Cholera epidemics of the past offer new insights into an old enemy

Matthew David Phelps, Mads Linnet Perner, Virginia E Pitzer, Viggo Andreasen, Peter Kjær Mackie Jensen, Lone Simonsen

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BACKGROUND: Although cholera is considered the quintessential long-cycle waterborne disease, studies have emphasized the existence of short-cycle (food, household) transmission. We investigated singular Danish cholera epidemics (1853) to elucidate epidemiological parameters and modes of spread.

METHODS: Using time series data from cities with different water systems, we estimated the intrinsic transmissibility (R0). Accessing cause-specific mortality data we studied clinical severity, age-specific impact. From physicians' narratives we established transmission chains and estimated serial intervals.

RESULTS: Epidemics were seeded by travelers from cholera-affected cities; initial transmission chains involving household members and caretakers ensued. Cholera killed 3.4-8.9% of the populations, with highest mortality among seniors (16%) and lowest in children (2.7%). Transmissibility (R0) was 1.7-2.6 and the serial interval was estimated at 3.7 days (95% CI: 2.9 - 4.7). The case fatality ratio (CFR) was high (54%-68%); using R0 we computed an adjusted CFR of 4-5%.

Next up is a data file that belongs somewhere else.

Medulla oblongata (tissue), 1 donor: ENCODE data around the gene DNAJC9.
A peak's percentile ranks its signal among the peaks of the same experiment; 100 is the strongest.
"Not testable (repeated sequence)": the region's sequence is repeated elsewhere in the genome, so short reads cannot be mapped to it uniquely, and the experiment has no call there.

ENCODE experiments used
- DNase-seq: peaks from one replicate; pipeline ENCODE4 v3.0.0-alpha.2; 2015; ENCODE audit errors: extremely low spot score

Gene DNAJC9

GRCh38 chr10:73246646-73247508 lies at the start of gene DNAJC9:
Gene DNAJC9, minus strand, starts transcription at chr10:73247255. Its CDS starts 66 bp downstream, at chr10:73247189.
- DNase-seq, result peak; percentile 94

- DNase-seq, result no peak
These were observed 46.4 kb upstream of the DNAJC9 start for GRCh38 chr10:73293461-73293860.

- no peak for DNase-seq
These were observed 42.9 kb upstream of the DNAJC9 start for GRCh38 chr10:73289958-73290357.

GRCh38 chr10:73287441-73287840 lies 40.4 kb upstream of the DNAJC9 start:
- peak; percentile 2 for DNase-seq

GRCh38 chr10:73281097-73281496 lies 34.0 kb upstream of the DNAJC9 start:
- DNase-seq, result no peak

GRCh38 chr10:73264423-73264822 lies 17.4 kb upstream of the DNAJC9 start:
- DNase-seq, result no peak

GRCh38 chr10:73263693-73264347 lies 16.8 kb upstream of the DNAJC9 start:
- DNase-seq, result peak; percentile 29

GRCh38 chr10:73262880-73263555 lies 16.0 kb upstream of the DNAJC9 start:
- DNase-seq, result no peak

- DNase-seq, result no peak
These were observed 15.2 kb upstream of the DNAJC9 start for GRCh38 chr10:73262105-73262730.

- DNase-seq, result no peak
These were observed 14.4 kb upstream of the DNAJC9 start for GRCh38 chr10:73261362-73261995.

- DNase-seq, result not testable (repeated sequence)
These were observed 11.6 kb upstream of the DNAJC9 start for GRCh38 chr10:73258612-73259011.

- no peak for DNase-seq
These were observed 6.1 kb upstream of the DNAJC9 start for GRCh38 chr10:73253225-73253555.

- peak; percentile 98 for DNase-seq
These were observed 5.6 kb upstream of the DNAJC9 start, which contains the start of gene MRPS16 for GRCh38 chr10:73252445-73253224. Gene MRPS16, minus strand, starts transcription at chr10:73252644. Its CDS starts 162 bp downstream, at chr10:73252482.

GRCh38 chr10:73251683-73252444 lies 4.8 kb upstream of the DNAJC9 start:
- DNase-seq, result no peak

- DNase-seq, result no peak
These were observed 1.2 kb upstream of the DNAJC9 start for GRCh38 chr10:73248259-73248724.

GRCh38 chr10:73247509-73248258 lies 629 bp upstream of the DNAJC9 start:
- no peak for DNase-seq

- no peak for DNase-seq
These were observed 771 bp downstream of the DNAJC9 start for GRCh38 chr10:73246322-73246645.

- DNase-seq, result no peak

CONCLUSIONS: Short-cycle transmission was likely critical to early secondary transmission in historic Danish towns. The outbreaks resembled the contemporary Haiti outbreak with respect to transmissibility, age patterns and CFR, suggesting a role for broader hygiene/sanitation interventions to control contemporary outbreaks.
TidsskriftJournal of Infectious Diseases
Udgave nummer4
Sider (fra-til)641–649
Antal sider9
StatusUdgivet - 2018

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